Account-based marketing (ABM) was supposed to be every B2B marketers dream; it offered so many opportunities for targeting so powerfully. Unfortunately, actualizing this in an enterprise sales and marketing organization is vastly different and more challenging than it is for smaller companies. So where did it all go wrong?
Enterprise go-to-market strategies create an opportunity for organizations to scale. However, they also develop complexity and elevate functionality requirements beyond those typically found in ABM platforms, usually designed for SMB or mid-market companies.
The Drum has recently joined forces with MRP, bringing together a panel of experts to address much of current ABM “best practice”, shedding light on the enterprise operating environment and providing requirements that marketers should prioritize in their enterprise-class account-based marketing strategies.
Insufficient data management capabilities, an over-reliance on loose performance indicators, like media impressions and website visits, and a failure to respond to customer engagement fast enough are among some of the biggest ABM pitfalls. Only when enterprise sales and marketing organizations can execute their ABM strategy in the light of their reality can the magic of high performance happen. Here, the ABM strategy delivers global adoption, integration with existing multichannel programs, shared learning, optimized target account experience, standard measurement, and global optimization.
“Sometimes the name ABM actually does it harm – it cannot be another marketing program, this has to be cross-functional,” said Jada Balster, VP marketing at Workfront.
“Having that commitment upfront and aligning sales/marketing in the goals of each organization is a foundational element that ABM helps facilitate when you really understand what parts of the target market are going to drive growth,” said Kevin Cunningham, chief executive officer, MRP.
Don’t let FOMO force you into ABM
Matt Garisch, head of customer engagement at The Crocodile said that it requires more than just sales collaboration but buy-in from an executive level, noting that many just don’t really understand the strategic nature of ABM: “It’s not a tactic, it’s a business initiative.”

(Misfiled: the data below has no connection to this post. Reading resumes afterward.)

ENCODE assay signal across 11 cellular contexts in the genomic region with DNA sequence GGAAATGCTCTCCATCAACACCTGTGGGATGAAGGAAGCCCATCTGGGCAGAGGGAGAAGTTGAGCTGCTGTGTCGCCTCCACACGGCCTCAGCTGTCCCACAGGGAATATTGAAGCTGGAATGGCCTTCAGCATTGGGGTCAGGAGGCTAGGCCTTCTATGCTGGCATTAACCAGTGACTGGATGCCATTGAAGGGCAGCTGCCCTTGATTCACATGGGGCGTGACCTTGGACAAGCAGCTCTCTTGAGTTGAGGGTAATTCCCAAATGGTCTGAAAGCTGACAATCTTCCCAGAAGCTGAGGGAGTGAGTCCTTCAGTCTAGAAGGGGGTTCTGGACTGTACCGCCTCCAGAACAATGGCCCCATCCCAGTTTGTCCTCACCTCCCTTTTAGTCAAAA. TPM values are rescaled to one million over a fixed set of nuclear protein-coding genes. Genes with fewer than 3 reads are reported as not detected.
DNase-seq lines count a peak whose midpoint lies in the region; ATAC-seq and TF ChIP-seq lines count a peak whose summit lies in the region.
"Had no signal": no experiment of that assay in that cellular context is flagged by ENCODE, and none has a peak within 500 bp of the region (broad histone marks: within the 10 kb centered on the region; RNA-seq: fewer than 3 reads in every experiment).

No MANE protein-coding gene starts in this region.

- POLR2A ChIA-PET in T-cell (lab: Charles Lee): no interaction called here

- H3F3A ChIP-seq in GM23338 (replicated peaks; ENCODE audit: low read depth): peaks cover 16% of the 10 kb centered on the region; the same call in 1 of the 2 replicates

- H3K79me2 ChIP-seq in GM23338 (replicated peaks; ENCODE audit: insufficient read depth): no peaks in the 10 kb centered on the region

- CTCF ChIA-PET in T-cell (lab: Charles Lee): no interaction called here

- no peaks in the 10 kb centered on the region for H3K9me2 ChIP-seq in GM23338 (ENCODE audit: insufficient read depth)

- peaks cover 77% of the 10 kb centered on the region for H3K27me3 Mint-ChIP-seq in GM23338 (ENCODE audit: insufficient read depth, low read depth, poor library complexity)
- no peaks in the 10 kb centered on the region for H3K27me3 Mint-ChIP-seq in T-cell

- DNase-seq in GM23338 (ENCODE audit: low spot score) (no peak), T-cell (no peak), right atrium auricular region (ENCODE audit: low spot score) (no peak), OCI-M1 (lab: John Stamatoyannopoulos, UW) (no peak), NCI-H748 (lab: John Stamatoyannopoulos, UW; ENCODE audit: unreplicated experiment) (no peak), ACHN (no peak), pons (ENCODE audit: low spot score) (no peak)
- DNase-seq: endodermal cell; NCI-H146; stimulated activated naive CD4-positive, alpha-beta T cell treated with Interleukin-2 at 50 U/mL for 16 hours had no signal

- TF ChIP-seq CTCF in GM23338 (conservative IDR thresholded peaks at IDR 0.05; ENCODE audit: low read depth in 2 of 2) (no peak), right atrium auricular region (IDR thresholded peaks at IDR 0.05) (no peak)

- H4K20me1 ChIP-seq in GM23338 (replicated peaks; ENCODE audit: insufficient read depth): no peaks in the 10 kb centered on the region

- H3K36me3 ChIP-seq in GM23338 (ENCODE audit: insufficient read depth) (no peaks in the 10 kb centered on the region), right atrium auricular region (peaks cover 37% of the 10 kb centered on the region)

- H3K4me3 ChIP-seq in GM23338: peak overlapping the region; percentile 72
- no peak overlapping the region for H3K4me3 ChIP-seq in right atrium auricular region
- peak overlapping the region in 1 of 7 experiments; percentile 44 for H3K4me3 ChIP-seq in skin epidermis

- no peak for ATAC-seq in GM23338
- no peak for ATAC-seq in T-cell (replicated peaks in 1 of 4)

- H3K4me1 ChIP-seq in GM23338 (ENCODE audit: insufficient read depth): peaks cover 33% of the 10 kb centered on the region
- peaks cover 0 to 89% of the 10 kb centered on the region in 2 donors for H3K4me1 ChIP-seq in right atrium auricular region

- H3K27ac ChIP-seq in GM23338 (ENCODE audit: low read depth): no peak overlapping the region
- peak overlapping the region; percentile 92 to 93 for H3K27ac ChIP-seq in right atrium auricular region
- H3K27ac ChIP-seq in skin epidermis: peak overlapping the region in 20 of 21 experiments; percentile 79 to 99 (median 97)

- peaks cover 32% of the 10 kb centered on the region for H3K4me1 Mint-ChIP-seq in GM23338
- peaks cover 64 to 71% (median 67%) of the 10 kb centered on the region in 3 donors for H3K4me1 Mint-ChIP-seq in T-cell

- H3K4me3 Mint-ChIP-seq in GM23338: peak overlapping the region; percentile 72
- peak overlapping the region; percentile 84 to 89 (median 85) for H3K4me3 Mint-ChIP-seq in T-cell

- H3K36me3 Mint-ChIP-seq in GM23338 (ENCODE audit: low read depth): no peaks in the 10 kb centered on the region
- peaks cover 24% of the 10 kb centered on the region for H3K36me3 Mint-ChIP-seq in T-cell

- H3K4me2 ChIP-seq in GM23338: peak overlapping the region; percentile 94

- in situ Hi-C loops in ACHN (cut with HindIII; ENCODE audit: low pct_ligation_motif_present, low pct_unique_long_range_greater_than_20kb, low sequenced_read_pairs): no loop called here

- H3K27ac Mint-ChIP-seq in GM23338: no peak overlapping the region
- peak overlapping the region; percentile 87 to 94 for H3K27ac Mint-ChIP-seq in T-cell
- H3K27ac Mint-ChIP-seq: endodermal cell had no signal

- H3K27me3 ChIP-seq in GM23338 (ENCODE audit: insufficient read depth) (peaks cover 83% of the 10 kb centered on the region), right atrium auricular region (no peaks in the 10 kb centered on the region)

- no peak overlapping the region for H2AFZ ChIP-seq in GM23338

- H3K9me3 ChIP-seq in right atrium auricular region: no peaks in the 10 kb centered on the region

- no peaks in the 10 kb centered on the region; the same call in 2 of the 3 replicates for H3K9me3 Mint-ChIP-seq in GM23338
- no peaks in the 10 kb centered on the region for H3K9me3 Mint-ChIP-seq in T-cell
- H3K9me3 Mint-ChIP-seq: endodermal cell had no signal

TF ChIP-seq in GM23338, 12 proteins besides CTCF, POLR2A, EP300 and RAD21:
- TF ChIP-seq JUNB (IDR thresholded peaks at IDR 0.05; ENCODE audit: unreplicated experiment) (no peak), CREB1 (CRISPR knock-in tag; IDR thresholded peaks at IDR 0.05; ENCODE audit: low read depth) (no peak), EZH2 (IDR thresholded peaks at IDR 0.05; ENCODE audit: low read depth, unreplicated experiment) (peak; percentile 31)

Before embarking on an ABM program, you have to question if it is right for your business. “Don’t let fear of missing out (FOMO) push you into something that isn’t right for your business,” said Anamika Gupta, director, head of customer marketing, Fujitsu America Inc. “The goal for ABM should be absolutely aligned with your business goals.”
If they are not matching properly, businesses are setting themselves up for failure. “Make sure you define what it means to you and your organization because setting the right expectation defines success, and make sure everybody understands that,” said Gupta.
Customer experiences make customer relationships
Customer expectations are higher than they’ve ever been and a vital part of ABM success is shifting the balance of business interactions from transactions to relationships. While platform capabilities may be the most foundational element to enterprise ABM success, the panelists agreed, you need real-time triggered connections between the identification of needs within a target account, and the resulting delivery of high-value sales and marketing actions.
“The most important thing is getting a single view of the customer – especially when trying to scale ABM,” said Cunningham. “The speed of engagement is so critical. Having one system of record where you understand past interactions with that customer enables you to ingest multiple forms of intent data and really understand where they are in the buying process, what they’re interested in and tailor the information to get them in the buyer journey in the most appropriate way and on the right platform.”
“We often get caught in the trap of straight-line customer journeys and get drawn back to talk about product messaging, forgetting about the cultural and industry context,” added Garisch. “We need to engage them in a much more meaningful way, creating satellites around them when they actually need influencing at the point of making that considered purchase.”
Gupta noted three things that successful ABM needs: relationship, reputation and revenue, but that all depends on business goals, resources, budgets, technology and measurement: “The true heart of what ABM does, and where technology can really help, is understanding customers better by looking at the data and tracking what is happening to them. When you’re doing ABM in a true omnichannel fashion, you’re able to coordinate all these different touchpoints so that you’re providing the right experience and building the right relationships.”
How to turn the ABM dream into reality?
“Define your North Star, make sure that’s where your focus is and then keep going back to it, but without rigidity,” said Balster. “Marketers are on this quest for perfection and have this idea on what the perfect ABM program should look like but that doesn’t always pan out. Have a plan, a path, just pay attention to signs along the way and don’t be scared to adjust.”